For the first time, Ramsay tells the full inside story of his life and how he became the world's most famous and infamous chef: his difficult childhood, his brother's heroin addiction, his failed first career as a soccer player, his fanatical pursuit of gastronomic perfection and his TV persona—all of the things that made him the celebrated culinary talent and media powerhouse that he is today.
In Roasting in Hell's Kitchen Ramsay talks frankly about his tough and emotional childhood, including his father's alcoholism and violence and their effect on his relationships with his mother and siblings. His rootless upbringing saw him moving from house to house and town to town followed by the authorities and debtors as his father lurched from one failed job to another.
He recounts his short-circuited career as a soccer player, when he was signed by Scotland's premier club at the age of fifteen but then, just two years later, dropped out when injury dashed his hopes. Ramsay searched for another vocation and, much to his father's disgust, went into catering, which his father felt was meant for “poofs.”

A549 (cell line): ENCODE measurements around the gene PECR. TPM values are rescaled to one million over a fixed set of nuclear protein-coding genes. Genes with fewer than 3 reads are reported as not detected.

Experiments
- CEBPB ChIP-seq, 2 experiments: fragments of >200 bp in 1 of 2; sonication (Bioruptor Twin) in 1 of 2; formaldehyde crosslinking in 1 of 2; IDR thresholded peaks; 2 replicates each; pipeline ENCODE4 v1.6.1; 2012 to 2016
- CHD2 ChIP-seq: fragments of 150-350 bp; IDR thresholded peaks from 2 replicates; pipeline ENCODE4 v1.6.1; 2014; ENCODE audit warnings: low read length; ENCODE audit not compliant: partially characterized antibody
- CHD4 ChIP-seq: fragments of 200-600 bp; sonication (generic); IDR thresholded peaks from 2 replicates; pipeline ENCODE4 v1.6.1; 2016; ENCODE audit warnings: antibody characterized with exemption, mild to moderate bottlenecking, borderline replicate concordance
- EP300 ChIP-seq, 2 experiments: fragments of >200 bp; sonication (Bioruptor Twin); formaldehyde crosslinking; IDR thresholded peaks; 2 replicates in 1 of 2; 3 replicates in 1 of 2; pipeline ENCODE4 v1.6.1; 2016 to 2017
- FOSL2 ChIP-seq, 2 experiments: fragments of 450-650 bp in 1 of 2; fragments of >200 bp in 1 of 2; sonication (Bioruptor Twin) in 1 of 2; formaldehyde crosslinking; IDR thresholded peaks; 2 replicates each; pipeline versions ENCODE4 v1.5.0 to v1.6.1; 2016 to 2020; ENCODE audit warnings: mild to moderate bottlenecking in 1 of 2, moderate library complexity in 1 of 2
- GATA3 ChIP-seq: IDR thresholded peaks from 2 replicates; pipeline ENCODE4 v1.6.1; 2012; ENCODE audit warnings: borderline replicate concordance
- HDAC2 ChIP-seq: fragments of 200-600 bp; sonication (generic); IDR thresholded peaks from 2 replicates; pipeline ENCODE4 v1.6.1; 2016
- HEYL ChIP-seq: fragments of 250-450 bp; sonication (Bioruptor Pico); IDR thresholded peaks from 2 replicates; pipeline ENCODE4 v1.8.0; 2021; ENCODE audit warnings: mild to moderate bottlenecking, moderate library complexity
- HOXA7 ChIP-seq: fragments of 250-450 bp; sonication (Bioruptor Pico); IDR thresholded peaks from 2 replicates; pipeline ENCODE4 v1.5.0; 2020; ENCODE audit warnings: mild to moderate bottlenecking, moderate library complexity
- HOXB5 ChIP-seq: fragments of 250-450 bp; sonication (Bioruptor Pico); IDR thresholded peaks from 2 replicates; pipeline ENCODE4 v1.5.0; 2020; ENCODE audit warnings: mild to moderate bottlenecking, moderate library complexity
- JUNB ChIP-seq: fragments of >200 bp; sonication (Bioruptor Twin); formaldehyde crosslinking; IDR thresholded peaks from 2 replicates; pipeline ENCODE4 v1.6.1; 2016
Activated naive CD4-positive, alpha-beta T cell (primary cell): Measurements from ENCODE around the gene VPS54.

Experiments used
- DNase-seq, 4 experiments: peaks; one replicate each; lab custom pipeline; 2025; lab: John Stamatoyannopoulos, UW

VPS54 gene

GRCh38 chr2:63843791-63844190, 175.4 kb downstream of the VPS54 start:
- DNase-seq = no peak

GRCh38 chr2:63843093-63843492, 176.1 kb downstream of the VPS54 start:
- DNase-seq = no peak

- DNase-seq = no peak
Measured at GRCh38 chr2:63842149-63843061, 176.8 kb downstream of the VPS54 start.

He trained under some of the most famous and talented chefs in Europe, working to exacting standards and under extreme conditions that would sometimes erupt in physical violence. But he thrived, with his exquisite palate, incredible vision and relentless work ethic. Dish by dish, restaurant by restaurant, he gradually built a Michelin-starred empire.
A candid, eye-opening look into the extraordinary life and mind of an elite and unique restaurateur and chef, Roasting in Hell's Kitchen will change your perception not only of Gordon Ramsay but of the world of cuisine.
In this analysis of Hume's life and works, from his university days in Edinburgh to the rapturous reception of his History of England, Nicholas Phillipson reveals the gradual process by which one of the greatest Western philosophers turned himself into one of the greatest historians of Britain. In doing so, he shows us how revolutionary Hume was, and why his ideas still matter today.